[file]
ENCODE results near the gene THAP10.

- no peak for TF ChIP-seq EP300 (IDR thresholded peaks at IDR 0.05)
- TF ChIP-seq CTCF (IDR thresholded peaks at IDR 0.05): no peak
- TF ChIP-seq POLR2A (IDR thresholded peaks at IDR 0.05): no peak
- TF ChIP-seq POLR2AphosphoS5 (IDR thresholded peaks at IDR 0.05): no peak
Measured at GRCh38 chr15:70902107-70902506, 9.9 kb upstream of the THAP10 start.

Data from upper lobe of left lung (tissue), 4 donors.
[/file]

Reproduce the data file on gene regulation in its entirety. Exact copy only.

ENCODE results near the gene THAP10.

- no peak for TF ChIP-seq EP300 (IDR thresholded peaks at IDR 0.05)
- TF ChIP-seq CTCF (IDR thresholded peaks at IDR 0.05): no peak
- TF ChIP-seq POLR2A (IDR thresholded peaks at IDR 0.05): no peak
- TF ChIP-seq POLR2AphosphoS5 (IDR thresholded peaks at IDR 0.05): no peak
Measured at GRCh38 chr15:70902107-70902506, 9.9 kb upstream of the THAP10 start.

Data from upper lobe of left lung (tissue), 4 donors.